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Resequencing and Functional Studies to Identify Causal Gene Variants of Lymphoma

Christine F Skibola

3 Collaborator(s)

Funding source

National Cancer Institute (NIH)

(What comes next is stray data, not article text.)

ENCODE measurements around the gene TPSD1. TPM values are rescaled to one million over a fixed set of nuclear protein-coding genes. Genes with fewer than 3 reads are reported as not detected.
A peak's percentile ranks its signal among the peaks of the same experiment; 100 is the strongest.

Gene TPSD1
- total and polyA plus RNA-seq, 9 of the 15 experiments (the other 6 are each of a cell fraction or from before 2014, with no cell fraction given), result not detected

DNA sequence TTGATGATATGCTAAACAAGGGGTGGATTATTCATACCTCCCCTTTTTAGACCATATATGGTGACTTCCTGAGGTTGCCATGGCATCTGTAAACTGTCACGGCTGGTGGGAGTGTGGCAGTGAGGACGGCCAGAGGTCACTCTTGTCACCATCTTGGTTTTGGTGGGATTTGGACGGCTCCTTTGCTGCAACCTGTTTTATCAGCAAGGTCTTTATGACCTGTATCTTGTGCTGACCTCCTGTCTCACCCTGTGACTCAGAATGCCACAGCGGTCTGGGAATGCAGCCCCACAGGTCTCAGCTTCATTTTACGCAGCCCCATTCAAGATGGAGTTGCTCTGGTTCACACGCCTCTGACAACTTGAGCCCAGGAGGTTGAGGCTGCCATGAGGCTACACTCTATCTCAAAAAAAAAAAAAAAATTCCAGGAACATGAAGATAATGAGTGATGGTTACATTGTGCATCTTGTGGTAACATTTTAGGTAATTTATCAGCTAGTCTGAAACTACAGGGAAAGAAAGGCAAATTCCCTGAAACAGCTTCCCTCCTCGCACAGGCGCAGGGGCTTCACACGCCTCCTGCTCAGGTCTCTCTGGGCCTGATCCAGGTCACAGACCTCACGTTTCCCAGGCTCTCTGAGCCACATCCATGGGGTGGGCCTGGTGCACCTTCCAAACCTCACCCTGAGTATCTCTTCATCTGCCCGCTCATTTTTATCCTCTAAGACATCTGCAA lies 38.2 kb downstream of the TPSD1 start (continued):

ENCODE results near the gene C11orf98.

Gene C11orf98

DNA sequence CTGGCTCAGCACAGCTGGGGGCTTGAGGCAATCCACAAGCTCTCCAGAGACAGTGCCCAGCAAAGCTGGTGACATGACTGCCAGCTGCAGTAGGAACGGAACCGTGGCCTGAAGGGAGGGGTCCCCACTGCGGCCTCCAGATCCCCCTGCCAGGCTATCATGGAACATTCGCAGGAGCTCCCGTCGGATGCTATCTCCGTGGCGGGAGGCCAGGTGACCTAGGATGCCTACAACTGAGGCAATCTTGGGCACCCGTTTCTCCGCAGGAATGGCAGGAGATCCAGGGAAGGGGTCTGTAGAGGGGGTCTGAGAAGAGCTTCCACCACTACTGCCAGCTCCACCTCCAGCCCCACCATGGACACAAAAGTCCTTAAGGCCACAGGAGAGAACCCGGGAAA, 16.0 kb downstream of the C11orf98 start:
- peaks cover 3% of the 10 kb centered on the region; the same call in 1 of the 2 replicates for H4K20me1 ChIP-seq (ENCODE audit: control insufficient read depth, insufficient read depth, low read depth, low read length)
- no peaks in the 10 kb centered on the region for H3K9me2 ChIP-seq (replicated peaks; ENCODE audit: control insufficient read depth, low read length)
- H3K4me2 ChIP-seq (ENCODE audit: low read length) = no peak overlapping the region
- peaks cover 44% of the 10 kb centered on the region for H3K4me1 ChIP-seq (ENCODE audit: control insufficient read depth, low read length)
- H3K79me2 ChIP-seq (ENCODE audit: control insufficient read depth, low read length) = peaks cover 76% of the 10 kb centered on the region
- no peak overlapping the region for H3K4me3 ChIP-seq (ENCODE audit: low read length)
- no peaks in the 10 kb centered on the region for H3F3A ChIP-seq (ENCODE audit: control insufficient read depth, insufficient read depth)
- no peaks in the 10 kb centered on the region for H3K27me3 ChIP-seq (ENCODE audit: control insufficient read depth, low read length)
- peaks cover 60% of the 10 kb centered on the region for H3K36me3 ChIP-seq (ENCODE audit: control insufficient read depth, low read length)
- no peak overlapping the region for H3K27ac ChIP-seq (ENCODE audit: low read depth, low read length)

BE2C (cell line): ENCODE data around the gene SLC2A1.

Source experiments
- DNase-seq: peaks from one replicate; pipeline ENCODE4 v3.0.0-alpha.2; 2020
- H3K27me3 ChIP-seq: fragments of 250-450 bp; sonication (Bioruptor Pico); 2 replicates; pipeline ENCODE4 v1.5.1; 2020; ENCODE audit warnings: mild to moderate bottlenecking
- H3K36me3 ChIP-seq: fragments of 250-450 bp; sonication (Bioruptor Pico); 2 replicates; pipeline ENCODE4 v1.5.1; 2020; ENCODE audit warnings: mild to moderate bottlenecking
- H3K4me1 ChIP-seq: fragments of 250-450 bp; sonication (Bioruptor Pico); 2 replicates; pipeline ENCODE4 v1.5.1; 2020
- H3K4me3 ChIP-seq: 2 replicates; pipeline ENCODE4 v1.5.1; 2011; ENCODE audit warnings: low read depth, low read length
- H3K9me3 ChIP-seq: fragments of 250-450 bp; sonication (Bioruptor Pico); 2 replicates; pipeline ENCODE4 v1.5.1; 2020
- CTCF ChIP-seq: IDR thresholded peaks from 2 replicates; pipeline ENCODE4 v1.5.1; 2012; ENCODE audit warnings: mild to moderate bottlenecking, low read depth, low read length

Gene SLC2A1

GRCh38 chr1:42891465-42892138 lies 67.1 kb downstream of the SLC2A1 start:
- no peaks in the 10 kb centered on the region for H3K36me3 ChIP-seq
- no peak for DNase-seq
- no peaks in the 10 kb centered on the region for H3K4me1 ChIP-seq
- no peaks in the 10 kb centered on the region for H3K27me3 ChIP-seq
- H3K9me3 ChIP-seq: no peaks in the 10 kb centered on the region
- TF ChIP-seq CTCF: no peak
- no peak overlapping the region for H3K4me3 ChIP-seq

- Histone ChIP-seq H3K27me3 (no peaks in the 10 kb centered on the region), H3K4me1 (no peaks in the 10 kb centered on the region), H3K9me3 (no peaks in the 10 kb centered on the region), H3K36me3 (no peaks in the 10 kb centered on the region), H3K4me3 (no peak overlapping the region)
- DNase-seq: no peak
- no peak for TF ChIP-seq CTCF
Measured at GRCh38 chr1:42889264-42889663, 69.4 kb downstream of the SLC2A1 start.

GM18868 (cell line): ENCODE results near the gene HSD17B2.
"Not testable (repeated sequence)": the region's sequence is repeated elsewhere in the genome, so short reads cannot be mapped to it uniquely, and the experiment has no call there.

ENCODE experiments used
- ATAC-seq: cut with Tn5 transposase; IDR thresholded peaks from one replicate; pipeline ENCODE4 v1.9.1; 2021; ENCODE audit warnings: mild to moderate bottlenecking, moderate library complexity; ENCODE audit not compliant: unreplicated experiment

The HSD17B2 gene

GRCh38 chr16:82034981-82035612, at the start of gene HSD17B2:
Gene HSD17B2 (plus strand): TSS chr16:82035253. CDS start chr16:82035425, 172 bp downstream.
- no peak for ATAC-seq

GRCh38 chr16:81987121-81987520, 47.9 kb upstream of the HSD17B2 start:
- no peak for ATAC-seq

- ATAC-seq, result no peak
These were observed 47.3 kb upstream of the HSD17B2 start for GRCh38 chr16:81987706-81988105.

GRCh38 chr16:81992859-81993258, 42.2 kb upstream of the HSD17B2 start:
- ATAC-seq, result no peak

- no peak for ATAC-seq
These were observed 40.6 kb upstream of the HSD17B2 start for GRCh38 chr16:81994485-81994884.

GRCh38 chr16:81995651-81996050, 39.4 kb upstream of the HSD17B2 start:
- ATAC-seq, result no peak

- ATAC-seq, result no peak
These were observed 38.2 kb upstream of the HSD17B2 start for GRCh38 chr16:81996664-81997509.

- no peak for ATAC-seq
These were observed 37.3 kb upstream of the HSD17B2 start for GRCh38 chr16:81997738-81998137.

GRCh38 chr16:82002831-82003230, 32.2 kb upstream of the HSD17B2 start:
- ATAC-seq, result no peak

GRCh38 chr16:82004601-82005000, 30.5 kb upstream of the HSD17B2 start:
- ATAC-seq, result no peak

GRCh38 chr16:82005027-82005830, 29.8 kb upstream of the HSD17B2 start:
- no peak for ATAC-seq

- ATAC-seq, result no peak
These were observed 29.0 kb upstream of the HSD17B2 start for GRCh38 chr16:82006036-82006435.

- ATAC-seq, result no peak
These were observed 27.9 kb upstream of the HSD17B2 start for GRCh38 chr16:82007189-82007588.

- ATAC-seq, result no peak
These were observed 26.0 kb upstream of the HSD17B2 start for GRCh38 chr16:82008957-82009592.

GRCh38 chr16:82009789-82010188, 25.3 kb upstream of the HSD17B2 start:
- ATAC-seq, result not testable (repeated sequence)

Non-Hodgkin lymphoma (NHL) is the fifth most common cancer in the U.S. and the number one hematological malignancy worldwide. NHL has a major impact on morbidity and mortality; thus, studies that lead to the identification of causal gene variants will help to identify at-risk individuals through better screening; provide important clues to identify biological pathways/targets that may be amenable to therapeutic modulation; and provide new directions for studies that benefit lymphoma research. To accomplish this, resequencing targeted genomic regions known to be associated with NHL based on genome-wide association studies, followed by validation of potentially causal SNPs in large, well-phenotyped studies (such as in a consortium) is of utmost importance and will help to establish true causal genetic variants. Further characterization of causal gene variants is also crucial. Based on findings from two GWAS of NHL, SNPs and HLA alleles on chromosome band 6p21.32-33 in the major histocompatibility complex (MHC) region were associated with risk of follicular lymphoma (FL), one of the major subtypes of NHL. Our GWAS suggests an important genetic role exists for FL. MHC regions have been previously linked to some autoimmune disorders suggesting that they may share common risk alleles with FL. InterLymph member studies have identified additional susceptibility loci, some outside of the MHC, that have been validated within the consortium. Thus, there is a strong impetus to identify causal gene variants known to affect risk of FL and other NHL subtypes since no studies of this kind for lymphoma have been performed. To accomplish this, the following Aims will be undertaken: In Aim 1, targeted DNA capture and next generation sequencing will be implemented to identify all gene variants (rare and common SNPs and structural variants) in the MHC and in other regions associated with FL. The DNA has already been extracted from two large population-based case-control studies of NHL. Once novel and known SNPs are identified and tested for association with FL in the study populations, in silico functional analysis will be undertaken to predict causal SNPs. In Aim 2, putatively functional SNPs will be genotyped in independent case-control studies within the International Consortium of Investigators Working on NHL Epidemiologic Studies (InterLymph). In Aim 3, HLA allelotypes and SNPs will be assessed in African-American FL cases to help address the issue of high LD in European populations within the MHC. In Aim 4, validated SNPs will be functionally characterized. Accumulating evidence supports the role of genetic variation in the MHC with risk of many autoimmune diseases. Thus, the identification of causal gene variants in this region for lymphoma may also prove helpful in understanding other diseases sharing common susceptibility loci.

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